I hope your week has been awesome so far. Today’s post is a bit different from what I’d normally post but I hope you enjoy it all the same. Foodie-ism is a gourmet’s attitude and practice towards food. A gourmet or a foodie (simply put) is a person who has a keen interest in food. A foodie enjoys food for pleasure rather than simply eating due to hunger or out of convenience. According to research, the use of the term “foodie” has spiked since 2010. With this little piece of information in mind, it is safe to assume that foodie-ism is the new cool.
Meanwhile, I have always wondered about the new foodie-ism craze. It’s not like anyone hates food anyway. We all need food to survive, don’t we?
When I meet self-acclaimed foodies, this is what pops into my head; Person #1: I’m a foodie, I LOVE eating food! Person #2: Wow, you’re so unique. I HATE food and wouldn’t eat it even if I had to stay alive.🙄 Lol. So let’s explore the relationship between foodie-ism and elitism.
According to Wikipedia, elitism is the belief that a select group of people with certain distinctive attributes (elites) are those whose influence are greater than others; whose views or actions are more likely to be constructive to society as a whole. I’m sure you are wondering what this has to do with foodie-ism.
Foodie-ism is a very controversial topic.
Foodie-ism involves describing very simple foods with very bogus terms and being very fastidious about where and how your food is served. Can foodie-ism also be termed food snobbery? Maybe… Maybe not. A foodie with the right social standing can make food that is ordinarily normal appear more fantastic. Dodo, jollof rice and small chops ring a bell? Lol. I thought so too! I mean, we’ve been eating and enjoying these foods since birth without the noise, so what changed? Abi it’s the way they’re cooking it now ni? (read that in your best Frank Donga voice).
Let’s not pretend that a lot of us have visited some particular restaurants simply because it makes us look cool or because some celeb foodies frequently dine there. From another angle, is foodie-ism just another well-crafted excuse for gluttony? Another ploy to make excessive eating acceptable without being judged? Very soon we’ll probably see the word “foodie” feature as a hobby too. I don’t know about you but I suspect a group of isolationist urban society trying to sneak another “societal value” up on us… yet again.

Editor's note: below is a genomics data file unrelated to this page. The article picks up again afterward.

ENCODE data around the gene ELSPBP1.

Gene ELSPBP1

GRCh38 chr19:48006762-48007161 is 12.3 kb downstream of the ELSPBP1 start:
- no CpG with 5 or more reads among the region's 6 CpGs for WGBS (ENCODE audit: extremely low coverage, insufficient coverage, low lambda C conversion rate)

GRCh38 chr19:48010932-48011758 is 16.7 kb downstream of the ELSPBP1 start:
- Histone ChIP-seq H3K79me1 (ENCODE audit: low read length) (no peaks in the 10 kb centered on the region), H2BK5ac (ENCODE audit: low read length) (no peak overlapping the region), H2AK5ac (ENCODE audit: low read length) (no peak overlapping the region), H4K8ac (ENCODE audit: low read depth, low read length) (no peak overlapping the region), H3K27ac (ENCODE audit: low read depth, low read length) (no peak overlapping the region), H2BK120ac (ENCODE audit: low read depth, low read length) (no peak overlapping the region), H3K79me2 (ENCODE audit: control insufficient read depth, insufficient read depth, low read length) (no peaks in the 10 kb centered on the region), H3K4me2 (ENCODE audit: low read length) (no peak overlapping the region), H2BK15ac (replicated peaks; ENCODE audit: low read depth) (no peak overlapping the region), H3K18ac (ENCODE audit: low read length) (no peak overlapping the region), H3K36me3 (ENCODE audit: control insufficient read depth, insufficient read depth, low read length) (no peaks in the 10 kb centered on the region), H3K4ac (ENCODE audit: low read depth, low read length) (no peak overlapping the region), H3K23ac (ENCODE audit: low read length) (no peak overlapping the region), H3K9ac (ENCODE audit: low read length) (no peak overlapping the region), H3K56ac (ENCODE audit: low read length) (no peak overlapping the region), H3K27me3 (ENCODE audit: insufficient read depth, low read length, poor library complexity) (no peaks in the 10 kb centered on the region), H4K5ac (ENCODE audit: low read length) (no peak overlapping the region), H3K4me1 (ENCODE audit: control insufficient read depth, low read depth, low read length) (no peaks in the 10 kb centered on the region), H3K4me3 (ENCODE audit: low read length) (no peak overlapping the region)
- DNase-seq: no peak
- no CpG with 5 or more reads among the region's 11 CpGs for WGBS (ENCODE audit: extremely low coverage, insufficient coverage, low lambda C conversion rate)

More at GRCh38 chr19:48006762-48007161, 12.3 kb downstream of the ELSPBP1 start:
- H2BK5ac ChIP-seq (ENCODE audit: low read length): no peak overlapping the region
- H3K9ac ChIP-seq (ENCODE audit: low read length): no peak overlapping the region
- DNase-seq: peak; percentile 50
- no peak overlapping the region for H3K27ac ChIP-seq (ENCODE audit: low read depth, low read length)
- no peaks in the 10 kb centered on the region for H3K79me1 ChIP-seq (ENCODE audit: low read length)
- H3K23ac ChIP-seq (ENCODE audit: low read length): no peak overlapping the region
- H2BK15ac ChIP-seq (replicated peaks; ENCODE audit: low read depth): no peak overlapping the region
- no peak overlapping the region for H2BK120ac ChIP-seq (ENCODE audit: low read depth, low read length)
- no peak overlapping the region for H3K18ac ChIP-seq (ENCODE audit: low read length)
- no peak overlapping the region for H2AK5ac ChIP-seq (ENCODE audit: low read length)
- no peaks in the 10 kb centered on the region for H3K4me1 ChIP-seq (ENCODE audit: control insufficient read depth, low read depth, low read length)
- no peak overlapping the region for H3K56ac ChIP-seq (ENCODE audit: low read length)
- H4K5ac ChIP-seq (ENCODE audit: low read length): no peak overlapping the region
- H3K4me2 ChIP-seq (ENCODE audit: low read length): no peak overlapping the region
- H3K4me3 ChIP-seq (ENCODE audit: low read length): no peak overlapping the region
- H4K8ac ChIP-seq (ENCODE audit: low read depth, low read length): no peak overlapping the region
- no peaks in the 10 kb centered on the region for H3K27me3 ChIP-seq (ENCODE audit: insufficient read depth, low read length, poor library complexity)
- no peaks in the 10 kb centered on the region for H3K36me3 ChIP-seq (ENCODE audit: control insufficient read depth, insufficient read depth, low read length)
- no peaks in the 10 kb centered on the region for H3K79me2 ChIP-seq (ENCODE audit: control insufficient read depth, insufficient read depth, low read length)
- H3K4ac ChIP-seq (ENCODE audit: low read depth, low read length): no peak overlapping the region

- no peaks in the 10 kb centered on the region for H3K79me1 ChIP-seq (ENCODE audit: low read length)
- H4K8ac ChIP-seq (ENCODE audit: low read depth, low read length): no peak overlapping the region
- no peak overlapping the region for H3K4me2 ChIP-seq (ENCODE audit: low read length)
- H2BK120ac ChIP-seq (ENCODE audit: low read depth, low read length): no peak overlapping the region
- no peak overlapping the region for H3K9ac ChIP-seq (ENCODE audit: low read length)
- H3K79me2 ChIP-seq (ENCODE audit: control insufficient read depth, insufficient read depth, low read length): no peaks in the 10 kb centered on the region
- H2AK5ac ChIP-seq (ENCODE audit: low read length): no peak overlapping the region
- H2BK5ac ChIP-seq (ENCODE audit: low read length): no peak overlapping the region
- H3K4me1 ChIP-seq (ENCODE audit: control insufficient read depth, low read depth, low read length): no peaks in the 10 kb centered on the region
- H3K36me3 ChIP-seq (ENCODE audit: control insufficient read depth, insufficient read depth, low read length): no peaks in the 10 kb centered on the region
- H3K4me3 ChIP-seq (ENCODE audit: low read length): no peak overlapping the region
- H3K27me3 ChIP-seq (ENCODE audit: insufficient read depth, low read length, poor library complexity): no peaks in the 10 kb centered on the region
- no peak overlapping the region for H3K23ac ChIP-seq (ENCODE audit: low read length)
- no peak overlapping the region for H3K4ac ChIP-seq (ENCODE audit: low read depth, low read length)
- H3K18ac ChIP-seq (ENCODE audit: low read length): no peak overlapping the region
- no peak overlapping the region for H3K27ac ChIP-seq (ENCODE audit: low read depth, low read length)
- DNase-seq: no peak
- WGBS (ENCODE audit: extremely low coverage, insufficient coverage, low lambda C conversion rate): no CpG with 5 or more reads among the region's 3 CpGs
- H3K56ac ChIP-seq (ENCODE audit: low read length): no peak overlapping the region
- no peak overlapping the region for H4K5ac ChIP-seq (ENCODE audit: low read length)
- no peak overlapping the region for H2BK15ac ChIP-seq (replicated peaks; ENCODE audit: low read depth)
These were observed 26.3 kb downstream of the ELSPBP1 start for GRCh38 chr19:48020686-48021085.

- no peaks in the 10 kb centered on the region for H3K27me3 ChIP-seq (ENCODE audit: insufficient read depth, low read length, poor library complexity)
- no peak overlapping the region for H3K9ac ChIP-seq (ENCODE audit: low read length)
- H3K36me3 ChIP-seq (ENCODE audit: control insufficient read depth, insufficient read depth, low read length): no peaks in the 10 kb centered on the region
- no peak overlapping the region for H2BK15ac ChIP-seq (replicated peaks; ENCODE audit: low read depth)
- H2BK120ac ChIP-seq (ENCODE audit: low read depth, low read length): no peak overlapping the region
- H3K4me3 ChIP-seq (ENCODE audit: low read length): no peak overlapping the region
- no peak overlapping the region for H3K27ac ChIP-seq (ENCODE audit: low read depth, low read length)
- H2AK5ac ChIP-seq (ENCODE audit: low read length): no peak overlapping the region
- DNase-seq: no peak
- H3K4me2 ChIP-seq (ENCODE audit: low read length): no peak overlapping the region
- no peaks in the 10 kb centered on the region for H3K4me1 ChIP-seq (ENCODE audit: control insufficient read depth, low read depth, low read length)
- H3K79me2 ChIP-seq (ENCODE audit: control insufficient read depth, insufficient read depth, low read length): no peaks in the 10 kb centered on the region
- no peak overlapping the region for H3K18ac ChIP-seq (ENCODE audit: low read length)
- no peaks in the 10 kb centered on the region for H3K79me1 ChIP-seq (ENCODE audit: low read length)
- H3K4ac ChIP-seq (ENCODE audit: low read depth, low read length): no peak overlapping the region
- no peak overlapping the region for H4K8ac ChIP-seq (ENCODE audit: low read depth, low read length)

Let’s think about it, are you elitist if you always dine at the finest restaurant, always order the fanciest- sounding food on the menu and always take pictures of your food to show off your sophisticated taste in fine dining? It’s safe to assume that you are, considering the fact that you’re conforming to societal standards of “fine dining” and it’s idea of good food. You will agree with me that a lot of our fancy dining today is influenced by self-acclaimed foodies in the forms of food and lifestyle bloggers; I mean the ones that visit different restaurants and order ONE meal off the menu and then give their judgement of the restaurant as a whole.
I have tried out a couple of restaurants and specific foods on the menu simply because they were recommended by self-acclaimed celebrity foodies. Needless to say, I was highly disappointed by the food and I had to pay a lot more than I usually would for the same plate of food elsewhere. There was a time I decided to try out a particular Jamaican restaurant because a particular celeb had been going on and on about it. I decided to try out the same meal she had and it turned out rice and peas was simply rice and (half-cooked) beans! As if my disappointment in the food was not enough, I had to pay almost five times the price I would have paid if I had had the same meal at a regular “buka” (canteen) and it would have tasted a lot better too.
Foodie-ism is that phenomenon that gives gentrifying restaurants the effrontery to charge you outrageously and expect you to have a wide grin while paying the bill. It is a privilege for you to dine with such lovely ambience and be presented such lovely food anyway! Lol.
Think about it; would you be a foodie if you couldn’t afford to wine and dine at those fancy restaurants? Let’s not forget that some of these overpriced foods in restaurants are originally recipes from rural areas. Would you eat the same foods you’re paying so outrageously for, in these same rural areas from which these recipes originated? After all, it’s about the adventure, not the food, right? No? Okay. Does this mean that foodie-ism is a privilege that borders on the brink of classism? The perceived elitism of foodie-ism shows through when only certain types of restaurants with a certain ambience and overpriced meals are portrayed on food and lifestyle blogs. Should we venture into the aspect of healthy eating? Yes, please! Let’s talk about smoothies. Has anybody ever asked why “fitfam” pays so much for a blend of fruits with fancy names? What is fitfam anyway? Lol. Perhaps, the term foodie is just another fancy word used to create a sensation of being part of a group of isolationist urban society…. or not.
Let me know what you think about foodie-ism. Do you think it is elitist or just an expensive hobby fueled by a sensuous pleasure of “good” food? I’d love to read your views on the topic.
Until next time, stay blessed.